"standing" metaphorically on quite a
large one yourself. Please don't feel that by
routinely throwing in the mention of Hillsborough
that you automatically inhabit the moral high
ground on the subject. I think I reached the point
when I knew I was not going to be converted to
the all seater principle on the day 4 or 5 years
ago when your "Mail" colleague Jeff
Powell, at the whiff of a hooligan episode of
the day, actually advocated that now we had all
seater stadia - which automatically of course
guarantee safety for all - it was time to bring
back the fences.
I'm sure you would not share this view. I know
the HFSG certainly don't but when such a lame
brained idea based entirely on the perceived perfection
of all seaters is seriously put forward, I get
worried not only about the future of sensible
discourse but that complacency about safety management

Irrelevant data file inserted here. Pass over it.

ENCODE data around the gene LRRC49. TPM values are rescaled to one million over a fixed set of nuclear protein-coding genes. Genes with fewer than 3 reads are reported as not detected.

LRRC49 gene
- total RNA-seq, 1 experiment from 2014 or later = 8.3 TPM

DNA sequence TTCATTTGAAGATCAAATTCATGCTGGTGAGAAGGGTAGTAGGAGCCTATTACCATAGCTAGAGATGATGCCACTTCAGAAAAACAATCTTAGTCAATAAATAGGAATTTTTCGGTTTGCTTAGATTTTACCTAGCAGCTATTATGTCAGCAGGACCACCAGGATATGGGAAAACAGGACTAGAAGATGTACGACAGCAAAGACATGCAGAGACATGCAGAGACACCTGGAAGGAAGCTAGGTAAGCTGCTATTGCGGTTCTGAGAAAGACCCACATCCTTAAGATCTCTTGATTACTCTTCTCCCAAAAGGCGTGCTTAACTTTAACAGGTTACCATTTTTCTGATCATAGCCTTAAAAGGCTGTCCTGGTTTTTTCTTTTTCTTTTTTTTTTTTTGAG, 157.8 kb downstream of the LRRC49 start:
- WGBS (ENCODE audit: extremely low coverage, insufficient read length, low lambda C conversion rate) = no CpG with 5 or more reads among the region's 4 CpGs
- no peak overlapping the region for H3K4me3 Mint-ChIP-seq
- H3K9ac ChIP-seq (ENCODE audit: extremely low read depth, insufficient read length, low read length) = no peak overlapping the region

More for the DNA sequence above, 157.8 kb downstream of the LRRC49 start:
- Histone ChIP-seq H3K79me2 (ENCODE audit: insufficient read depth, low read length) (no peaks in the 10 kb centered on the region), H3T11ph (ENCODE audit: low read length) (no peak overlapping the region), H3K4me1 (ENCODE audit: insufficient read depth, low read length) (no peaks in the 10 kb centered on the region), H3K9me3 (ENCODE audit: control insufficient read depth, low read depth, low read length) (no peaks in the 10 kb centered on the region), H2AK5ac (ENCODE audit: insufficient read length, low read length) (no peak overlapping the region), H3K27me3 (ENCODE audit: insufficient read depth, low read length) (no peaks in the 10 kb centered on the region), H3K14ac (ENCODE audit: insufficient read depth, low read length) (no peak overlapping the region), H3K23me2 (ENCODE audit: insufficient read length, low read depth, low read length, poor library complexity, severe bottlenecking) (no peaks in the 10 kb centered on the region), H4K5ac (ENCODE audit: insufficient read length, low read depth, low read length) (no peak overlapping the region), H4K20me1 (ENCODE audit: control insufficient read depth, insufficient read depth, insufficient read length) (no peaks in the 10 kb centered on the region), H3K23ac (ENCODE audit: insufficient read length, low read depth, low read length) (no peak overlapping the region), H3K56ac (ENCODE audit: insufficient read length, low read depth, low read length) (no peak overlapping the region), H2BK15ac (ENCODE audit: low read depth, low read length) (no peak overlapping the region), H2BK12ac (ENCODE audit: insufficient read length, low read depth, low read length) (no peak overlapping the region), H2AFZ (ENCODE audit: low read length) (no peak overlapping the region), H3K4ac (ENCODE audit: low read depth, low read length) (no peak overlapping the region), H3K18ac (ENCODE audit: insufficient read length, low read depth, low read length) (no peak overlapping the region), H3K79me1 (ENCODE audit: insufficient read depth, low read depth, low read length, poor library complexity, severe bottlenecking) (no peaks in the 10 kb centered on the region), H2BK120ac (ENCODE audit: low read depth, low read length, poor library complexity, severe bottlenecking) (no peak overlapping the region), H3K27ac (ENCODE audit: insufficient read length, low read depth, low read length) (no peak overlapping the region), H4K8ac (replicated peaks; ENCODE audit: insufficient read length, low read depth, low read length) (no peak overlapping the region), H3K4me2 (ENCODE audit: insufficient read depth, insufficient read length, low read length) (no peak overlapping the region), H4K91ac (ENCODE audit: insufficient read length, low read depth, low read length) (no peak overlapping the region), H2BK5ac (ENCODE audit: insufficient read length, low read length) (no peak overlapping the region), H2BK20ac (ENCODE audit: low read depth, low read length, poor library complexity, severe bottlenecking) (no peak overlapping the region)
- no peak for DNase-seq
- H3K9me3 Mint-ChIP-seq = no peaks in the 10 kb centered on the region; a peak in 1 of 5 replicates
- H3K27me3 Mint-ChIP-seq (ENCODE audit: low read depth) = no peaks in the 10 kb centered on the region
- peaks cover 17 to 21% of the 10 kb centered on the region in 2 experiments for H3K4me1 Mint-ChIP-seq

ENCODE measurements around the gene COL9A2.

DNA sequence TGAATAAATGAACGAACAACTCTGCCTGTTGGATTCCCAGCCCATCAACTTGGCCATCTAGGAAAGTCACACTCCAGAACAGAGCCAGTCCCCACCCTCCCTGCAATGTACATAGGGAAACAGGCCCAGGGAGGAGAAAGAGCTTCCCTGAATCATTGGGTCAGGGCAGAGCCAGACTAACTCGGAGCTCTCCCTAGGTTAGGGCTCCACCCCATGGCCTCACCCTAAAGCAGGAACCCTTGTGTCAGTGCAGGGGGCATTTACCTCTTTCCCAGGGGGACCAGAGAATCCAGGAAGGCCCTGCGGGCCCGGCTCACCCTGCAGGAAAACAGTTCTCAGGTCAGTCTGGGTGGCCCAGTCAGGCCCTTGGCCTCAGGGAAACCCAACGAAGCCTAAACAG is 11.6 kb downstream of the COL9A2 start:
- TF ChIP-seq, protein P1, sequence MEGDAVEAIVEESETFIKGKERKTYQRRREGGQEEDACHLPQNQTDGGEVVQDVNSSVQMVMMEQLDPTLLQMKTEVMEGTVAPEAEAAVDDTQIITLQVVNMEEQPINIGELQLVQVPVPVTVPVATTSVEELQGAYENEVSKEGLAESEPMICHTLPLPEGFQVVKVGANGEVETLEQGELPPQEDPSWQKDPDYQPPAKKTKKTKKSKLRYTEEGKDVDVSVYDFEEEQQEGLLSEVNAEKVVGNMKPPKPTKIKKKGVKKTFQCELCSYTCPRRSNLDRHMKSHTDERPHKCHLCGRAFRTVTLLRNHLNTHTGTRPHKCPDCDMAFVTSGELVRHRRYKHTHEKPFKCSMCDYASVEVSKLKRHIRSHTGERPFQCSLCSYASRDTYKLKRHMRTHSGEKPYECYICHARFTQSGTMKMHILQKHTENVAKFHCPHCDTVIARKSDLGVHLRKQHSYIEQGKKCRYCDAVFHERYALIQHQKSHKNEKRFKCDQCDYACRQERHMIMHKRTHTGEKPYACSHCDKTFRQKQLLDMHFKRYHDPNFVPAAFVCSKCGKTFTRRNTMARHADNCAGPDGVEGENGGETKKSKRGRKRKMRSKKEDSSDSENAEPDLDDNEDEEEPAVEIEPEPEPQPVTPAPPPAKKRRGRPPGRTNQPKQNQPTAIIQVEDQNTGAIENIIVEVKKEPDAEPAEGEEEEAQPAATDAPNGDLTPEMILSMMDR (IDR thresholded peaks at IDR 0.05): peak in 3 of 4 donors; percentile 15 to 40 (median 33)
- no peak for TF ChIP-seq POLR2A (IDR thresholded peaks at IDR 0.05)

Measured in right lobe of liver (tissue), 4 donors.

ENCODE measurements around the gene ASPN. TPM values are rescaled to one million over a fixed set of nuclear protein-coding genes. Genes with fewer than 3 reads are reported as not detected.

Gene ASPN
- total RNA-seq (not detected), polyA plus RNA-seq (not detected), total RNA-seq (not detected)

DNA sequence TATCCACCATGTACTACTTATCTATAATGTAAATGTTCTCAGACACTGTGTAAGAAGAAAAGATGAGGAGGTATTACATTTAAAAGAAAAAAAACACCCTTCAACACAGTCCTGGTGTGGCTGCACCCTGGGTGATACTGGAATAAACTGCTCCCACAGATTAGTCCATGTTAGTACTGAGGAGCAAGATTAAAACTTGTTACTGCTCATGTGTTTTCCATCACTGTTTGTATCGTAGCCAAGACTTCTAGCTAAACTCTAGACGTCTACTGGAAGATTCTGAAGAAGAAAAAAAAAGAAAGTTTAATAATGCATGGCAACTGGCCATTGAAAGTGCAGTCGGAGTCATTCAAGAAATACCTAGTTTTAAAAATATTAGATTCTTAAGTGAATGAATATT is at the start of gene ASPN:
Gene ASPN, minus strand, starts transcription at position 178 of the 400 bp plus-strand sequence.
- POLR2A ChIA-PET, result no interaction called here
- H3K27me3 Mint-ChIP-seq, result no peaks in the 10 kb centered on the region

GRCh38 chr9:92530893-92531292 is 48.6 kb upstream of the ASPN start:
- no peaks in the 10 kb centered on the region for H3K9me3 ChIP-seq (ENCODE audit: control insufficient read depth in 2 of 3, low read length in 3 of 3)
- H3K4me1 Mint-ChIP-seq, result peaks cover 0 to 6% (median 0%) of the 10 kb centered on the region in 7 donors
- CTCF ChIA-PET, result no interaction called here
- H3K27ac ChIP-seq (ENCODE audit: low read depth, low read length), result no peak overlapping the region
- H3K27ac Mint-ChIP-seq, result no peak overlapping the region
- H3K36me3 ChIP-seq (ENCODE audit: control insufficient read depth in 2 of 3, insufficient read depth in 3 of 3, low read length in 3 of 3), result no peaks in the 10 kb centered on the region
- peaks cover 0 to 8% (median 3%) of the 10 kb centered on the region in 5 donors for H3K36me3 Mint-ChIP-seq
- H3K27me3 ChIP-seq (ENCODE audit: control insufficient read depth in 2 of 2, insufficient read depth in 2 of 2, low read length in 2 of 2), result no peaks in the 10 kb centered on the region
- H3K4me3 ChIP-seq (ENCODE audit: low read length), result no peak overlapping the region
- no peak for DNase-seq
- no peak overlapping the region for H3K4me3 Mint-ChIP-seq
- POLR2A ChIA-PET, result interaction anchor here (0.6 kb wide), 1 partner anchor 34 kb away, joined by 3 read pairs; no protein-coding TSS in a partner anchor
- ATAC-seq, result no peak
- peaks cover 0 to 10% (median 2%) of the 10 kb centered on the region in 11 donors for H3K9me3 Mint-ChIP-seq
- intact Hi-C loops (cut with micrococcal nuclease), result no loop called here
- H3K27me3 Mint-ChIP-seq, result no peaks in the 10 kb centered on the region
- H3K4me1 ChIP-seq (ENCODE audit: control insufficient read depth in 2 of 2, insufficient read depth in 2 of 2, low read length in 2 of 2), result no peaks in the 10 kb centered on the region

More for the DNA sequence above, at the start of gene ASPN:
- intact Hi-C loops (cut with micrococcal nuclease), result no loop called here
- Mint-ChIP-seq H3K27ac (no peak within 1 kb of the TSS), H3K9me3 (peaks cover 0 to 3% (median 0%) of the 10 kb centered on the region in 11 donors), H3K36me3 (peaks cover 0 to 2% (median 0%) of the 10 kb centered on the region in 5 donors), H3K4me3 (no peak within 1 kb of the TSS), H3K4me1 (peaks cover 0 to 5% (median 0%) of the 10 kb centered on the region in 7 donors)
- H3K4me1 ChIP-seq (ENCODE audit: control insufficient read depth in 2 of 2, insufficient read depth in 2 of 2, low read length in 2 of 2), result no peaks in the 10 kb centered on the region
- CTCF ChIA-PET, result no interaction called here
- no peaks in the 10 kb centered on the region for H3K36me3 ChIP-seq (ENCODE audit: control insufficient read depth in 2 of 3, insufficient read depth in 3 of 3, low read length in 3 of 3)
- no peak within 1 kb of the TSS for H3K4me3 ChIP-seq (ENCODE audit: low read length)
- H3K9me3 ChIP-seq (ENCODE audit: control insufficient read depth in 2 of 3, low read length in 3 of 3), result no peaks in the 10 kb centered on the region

in public venues is on its way back. I am however
satisfied that the received wisdom about this
subject is not quite as clear-cut as we are continually
led to believe. Certainly there is no such thing
as safe standing but neither should we ever believe
in safe seating.
I am sure you are right. There will be no return
to terracing probably not because of the HFSG
view but for the financial reasons your article
outlined and also because all seaters are easier
to police by CCTV. To be honest, as I have said,
that in itself does not greatly bother me and
arguments against all seaters based solely on
matters such as atmosphere fail to impress.
The concern I have is not that I or the campaigners
are right and you and the HFSG are wrong or vice
versa, but that the debate should be over as soon
as Hillsborough gets mentioned. (The "oh
so you're happy to see more people die" syndrome
which, unless like me you are a survivor, it is
very difficult to argue against.) This process
means that a perfectly valid but in my opinion
questionable perception of the past, prevents